What are the softest bed sheets?
In terms of softness, nothing beats the undefeated classic that is 100% cotton. Polyester blends offer more durability and wrinkle-resistance, but you’ll be sacrificing the same suppleness of authentic cotton, especially that of long-fiber weaves like Egyptian, Pima, or Supima. On the other hand, quality microfiber dupes have come a long way, and some do come close to matching the feel of the real thing. Jersey sheets are a good budget-friendly alternative and are still plenty cozy, and people sing praises of trendy, eco-friendly bamboo, and its ability to deliver the smoothness needed for a next-level snooze.
How to choose bed sheets
The best bed sheets for you depend down on your personal needs and preferences, but one thing our experts agree on is that natural fibers reign supreme. “The quality of the materials is priority number one, and natural materials make the best bedding,” says Snowe. Think of it like cooking: If you use high-quality ingredients, you experience the difference. Cotton is king, and the “free-range” of fresh bedding is Egyptian cotton.” Obviously, if temperatures plummet to sub-zero territory in your neck of the woods, opt for something to keep you toasty at night, like flannel or fleece. For hot sleepers, lightweight, cooling sheets like bamboo and linen are better to keep those night sweats in check. If you prefer snappy, crisp sheets similar to a luxury hotel, percale sheets are for you. “We often compare our percale to the perfect button-down shirt–cool and crisp to the touch. The classic one-over-one-under weave makes it an exceptionally breathable fabric, and a garment-washing process gives it a more casual appearance,” says Kayes of Parachute. If you’re more into something that’s silky to the touch, sateen offers a more supple feel. Additional factors to consider are dimensions and budget accommodations. Do you have a twin bed or a California King? Are you looking to splurge on luxury sheets or save your coins with a trusted value set? And last but not least, check whether the sheets are OEKO-TEX certified, which means free of harmful chemicals.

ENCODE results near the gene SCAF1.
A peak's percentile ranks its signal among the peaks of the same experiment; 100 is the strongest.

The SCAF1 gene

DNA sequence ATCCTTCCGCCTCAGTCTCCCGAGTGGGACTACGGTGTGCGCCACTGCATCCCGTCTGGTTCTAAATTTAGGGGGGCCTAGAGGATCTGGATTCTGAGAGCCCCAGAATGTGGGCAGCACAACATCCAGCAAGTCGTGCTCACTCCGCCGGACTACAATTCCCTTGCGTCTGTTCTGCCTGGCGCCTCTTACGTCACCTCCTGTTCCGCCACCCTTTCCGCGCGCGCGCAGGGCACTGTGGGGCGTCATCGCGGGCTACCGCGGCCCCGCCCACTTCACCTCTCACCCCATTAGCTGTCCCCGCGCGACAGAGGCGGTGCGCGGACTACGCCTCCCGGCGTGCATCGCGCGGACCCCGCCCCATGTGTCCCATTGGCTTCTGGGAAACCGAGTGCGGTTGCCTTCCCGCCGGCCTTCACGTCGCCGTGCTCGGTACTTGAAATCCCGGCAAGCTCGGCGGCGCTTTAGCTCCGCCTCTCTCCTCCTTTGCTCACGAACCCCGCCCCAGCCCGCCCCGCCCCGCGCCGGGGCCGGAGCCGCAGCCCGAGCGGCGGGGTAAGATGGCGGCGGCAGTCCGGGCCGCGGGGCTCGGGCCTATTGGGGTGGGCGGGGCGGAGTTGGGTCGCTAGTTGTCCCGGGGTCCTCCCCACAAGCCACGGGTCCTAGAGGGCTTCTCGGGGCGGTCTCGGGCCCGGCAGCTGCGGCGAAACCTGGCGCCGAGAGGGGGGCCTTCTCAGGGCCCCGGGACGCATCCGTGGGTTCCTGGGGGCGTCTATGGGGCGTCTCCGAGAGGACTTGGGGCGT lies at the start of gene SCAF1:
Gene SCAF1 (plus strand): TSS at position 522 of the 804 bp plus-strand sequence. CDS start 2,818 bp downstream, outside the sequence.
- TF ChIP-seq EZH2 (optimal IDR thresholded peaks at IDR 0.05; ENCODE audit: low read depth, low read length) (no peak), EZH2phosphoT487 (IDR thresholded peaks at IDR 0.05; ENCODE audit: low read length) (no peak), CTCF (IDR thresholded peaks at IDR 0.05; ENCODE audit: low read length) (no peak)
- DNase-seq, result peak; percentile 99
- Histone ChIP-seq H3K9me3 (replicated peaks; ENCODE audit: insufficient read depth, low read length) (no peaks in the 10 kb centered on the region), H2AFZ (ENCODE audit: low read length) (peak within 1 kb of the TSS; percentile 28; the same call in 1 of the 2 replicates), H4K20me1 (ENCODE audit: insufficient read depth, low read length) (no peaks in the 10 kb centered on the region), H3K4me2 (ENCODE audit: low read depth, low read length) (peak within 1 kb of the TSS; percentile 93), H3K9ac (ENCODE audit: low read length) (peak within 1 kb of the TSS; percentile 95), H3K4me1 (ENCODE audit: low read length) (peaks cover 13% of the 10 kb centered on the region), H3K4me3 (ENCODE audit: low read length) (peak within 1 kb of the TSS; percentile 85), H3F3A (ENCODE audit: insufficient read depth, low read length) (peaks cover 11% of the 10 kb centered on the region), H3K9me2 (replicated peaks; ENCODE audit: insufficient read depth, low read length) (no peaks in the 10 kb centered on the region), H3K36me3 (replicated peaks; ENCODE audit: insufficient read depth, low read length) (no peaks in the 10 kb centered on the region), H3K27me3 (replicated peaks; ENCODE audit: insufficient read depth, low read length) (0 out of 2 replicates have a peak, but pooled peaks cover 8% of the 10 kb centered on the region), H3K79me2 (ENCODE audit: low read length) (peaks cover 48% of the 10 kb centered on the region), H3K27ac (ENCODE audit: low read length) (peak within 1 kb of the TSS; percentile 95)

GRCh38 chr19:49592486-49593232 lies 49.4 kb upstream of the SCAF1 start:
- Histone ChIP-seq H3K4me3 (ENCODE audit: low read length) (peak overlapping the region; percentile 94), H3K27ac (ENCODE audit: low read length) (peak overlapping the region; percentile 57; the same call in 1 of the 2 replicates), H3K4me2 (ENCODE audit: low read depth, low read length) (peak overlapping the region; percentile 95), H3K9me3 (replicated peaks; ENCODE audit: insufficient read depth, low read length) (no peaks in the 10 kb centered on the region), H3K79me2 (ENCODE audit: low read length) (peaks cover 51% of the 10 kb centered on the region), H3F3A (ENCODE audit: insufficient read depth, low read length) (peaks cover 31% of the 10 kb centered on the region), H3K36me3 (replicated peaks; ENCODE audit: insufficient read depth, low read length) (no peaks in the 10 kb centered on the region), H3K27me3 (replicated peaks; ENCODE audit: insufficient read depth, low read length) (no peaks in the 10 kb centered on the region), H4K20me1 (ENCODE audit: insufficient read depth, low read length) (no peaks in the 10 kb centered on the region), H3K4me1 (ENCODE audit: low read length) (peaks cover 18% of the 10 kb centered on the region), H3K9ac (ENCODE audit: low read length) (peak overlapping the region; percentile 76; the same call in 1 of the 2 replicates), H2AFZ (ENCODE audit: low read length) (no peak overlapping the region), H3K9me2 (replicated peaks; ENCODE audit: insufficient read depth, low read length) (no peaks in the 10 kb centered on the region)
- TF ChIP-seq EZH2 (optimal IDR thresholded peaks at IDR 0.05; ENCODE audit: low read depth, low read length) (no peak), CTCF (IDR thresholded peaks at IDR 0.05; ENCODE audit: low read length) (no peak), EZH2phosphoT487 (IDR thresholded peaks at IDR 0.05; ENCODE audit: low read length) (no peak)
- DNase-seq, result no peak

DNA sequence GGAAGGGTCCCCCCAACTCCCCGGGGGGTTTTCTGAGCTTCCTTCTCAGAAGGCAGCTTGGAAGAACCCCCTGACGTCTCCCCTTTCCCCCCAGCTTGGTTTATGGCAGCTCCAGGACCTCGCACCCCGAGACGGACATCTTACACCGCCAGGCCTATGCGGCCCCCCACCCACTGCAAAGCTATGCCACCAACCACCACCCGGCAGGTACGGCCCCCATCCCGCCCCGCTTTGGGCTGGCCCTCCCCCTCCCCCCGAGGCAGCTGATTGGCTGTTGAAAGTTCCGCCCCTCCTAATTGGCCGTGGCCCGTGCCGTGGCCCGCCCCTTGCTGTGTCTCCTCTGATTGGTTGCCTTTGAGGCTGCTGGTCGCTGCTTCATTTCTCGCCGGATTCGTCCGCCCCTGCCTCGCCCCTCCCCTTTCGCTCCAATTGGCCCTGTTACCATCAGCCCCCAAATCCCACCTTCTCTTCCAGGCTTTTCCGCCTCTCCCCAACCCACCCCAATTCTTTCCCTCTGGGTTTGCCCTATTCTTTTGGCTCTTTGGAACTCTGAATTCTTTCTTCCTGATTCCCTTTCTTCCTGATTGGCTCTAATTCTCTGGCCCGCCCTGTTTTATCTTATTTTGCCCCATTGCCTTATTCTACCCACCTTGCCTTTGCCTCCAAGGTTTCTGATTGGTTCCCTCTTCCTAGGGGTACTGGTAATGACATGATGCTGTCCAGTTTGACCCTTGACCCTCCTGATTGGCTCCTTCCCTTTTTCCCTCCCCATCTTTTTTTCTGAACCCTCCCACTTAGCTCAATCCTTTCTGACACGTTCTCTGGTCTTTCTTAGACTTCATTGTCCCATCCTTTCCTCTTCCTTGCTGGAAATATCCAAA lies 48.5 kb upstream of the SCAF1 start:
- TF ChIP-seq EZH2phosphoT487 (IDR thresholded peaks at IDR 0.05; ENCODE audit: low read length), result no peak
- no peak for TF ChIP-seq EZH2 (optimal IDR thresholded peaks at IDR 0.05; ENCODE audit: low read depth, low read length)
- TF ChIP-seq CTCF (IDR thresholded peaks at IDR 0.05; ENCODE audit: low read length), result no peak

How often should you change bed sheets?